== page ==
1937: At the British Thomson-Houston factory in Rugby, England, Sir Frank Whittle ground-tests the first jet engine designed to power an aircraft.

1945: President Franklin Delano Roosevelt (Columbia Law 1908) dies at Washington, D.C.

1949: Legal fiction writer Scott (One-L) Turow is born at Chicago, Illinois.

1961: Yuri Gagarin becomes the first man to go where only dogs and chimpanzees had previously ventured: outer space.

1989: Abbie (Steal this Book) Hoffman commits suicide by swallowing 150 phenobarbital tables.  Or else he was murdered by the government because he was about to reveal the real truth about Iran-Contra.  Or something.

1992: EuroDisney opens in Marne-la-Vallee, France.

2001: Harvey Ball, the freelance artist who was paid $45 in 1962 to design a morale-boosting pin for the State Mutual Life Assurance Company of Worcester, Massachusetts, dies at age 79.  His creation had by that time become known as the "Smiley Face."

April 12, 2005 in Today in History | Permalink | TrackBack (0)

Monday, April 11, 2005

LexisNexis Sponsors Law Professor Blogs Network

Lexislogo200We are thrilled to announce that LexisNexis has agreed to sponsor all of the blogs in our Law Professor Blogs Network:

LexisNexis shares our vision for expanding the network into other areas of law, so please email us if you would be interested in finding out more about starting a blog as part of our network.

April 11, 2005 in About this Blog | Permalink | TrackBack (0)

Law books

From Lemony Snicket, The Bad Beginning 83-84 (1999):

There are many, many types of books in the world, which makes good sense, because there are many, many types of people, and everybody wants to read something different. . . .  But one type of book that practically no one likes to read is a book about the law.  Books about the law are notorious for being very long, very dull, and very difficult to read.  This is one reason many lawyers make heaps of money.  The money is an incentive—the word "incentive" here means "an offered reward to persuade you to do something you don't want to do"—to read long, dull, and difficult books.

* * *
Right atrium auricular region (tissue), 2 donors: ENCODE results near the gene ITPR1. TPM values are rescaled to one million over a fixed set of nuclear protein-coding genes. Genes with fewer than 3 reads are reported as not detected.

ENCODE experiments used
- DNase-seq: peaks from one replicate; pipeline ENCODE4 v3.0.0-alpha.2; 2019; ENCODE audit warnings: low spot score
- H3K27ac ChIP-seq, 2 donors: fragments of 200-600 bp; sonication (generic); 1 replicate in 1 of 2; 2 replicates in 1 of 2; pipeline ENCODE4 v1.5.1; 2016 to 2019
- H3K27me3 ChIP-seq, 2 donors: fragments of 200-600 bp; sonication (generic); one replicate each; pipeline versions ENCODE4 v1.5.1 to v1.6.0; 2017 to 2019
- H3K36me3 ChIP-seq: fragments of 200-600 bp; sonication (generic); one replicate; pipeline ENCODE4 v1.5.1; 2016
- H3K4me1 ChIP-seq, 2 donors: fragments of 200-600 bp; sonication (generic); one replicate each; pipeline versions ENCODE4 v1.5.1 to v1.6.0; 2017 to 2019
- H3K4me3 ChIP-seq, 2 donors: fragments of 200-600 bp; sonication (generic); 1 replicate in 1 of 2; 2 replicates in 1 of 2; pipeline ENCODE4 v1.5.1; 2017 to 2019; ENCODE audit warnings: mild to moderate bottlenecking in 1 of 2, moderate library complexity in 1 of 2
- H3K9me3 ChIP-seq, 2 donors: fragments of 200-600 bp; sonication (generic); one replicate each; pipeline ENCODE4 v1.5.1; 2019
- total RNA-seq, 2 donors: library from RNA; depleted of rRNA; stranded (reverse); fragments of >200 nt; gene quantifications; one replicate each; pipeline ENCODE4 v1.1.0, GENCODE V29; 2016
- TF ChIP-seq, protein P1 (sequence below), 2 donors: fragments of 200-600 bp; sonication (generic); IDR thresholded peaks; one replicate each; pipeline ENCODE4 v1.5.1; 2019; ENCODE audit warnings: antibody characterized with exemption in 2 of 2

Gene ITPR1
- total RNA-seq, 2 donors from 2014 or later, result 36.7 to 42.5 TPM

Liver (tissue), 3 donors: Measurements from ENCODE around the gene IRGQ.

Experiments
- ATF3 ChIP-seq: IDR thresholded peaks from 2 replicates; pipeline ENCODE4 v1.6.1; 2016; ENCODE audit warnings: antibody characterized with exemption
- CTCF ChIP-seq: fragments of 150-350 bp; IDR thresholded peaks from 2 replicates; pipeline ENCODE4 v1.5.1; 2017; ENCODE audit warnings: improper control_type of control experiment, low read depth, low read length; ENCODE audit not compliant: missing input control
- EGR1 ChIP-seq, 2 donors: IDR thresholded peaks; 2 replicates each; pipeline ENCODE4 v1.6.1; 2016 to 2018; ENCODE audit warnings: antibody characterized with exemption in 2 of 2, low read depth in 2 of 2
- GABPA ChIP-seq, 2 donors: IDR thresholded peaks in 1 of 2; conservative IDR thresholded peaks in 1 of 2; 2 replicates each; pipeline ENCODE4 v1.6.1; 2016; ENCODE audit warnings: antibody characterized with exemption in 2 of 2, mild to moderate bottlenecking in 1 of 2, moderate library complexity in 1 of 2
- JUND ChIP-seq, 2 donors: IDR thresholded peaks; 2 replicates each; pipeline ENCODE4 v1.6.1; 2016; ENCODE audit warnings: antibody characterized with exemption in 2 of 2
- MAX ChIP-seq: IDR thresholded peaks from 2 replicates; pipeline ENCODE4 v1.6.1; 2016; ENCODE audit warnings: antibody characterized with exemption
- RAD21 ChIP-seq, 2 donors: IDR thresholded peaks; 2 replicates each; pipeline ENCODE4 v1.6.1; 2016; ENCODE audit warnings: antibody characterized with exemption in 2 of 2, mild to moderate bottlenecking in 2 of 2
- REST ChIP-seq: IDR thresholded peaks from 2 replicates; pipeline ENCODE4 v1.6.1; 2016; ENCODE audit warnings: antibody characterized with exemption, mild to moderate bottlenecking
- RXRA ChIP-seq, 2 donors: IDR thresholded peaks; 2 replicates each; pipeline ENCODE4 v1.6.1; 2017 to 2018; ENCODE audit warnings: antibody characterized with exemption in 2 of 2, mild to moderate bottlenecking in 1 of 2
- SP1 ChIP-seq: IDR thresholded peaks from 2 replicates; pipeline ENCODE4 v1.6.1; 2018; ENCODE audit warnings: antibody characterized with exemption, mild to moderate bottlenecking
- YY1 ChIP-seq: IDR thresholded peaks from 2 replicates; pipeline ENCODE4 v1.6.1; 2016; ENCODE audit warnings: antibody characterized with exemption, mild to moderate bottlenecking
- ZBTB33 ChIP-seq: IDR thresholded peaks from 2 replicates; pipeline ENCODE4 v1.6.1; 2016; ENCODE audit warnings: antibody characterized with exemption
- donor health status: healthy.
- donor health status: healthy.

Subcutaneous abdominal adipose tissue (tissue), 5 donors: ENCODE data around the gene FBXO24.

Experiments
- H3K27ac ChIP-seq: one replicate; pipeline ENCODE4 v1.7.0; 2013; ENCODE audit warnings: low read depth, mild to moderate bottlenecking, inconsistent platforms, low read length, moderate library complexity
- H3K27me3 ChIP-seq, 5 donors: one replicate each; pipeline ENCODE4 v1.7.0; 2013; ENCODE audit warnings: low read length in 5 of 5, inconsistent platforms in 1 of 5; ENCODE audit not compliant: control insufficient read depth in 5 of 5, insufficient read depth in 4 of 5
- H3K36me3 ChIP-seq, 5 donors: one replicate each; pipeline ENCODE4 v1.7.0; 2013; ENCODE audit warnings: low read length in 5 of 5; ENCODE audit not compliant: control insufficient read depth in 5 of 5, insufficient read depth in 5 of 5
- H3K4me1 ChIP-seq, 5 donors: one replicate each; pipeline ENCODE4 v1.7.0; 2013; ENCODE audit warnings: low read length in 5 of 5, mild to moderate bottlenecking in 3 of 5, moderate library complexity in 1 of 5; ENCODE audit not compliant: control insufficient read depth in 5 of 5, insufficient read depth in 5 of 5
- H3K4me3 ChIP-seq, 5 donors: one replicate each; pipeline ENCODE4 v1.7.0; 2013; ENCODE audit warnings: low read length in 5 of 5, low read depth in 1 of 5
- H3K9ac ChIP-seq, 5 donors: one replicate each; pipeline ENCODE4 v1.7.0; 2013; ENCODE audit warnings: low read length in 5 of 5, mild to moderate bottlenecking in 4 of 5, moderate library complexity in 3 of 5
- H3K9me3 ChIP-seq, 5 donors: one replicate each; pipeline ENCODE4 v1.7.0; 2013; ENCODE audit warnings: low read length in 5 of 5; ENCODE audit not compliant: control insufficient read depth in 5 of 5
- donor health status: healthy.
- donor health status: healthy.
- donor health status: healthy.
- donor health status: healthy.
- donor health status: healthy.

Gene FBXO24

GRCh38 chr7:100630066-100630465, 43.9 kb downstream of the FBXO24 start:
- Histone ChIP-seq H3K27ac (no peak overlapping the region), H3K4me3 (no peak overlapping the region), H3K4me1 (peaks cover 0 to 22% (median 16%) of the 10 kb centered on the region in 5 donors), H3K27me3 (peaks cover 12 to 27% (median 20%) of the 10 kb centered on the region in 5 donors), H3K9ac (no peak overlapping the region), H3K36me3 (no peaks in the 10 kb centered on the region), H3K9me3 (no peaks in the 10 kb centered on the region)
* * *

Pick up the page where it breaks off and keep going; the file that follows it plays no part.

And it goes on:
April 11, 2005 in Quotes | Permalink | TrackBack (0)

Wives by the week

Cox News Service today is carrying an interesting piece about the prevalence of "contract marriage" in Indonesia.  The marriages are usually between local women and foreign workers who seek "temporary wives" during their stay.

April 11, 2005 in In the News | Permalink | TrackBack (0)

News in brief

The average IT contract is getting smaller, a good deal smaller, according to a new survey.

Workers at Cooper Tire & Rubber have ratified a new five-year contract, ending a strike at its plant in Texarkana, Arkansas.

The NASA/Ames Research Center, facing a loss of work to competitive bidding, is gearing up to bring more contracts to the facility.

A major breach of contract suit against National Australia Bank may get revived, as lawyers get a cash influx from U.S. investors.

A British private school breached the contract of a teacher when it disciplined him for hacking into the school's computer system, says a hearing tribunal.

April 11, 2005 in In the News | Permalink | TrackBack (0)

Weekly Top Ten

A new paper by MIT economist Birger Wernerfelt has rocketed to number 2 on this week's Top Ten Countdown, while two news papers also crack the chart and the latest from Emily Houh hits its highest position to date.  Following are the top ten contracts-related downloads from the Social Science Research Network for the 60 days ending April 10.  (Previous week in parentheses.)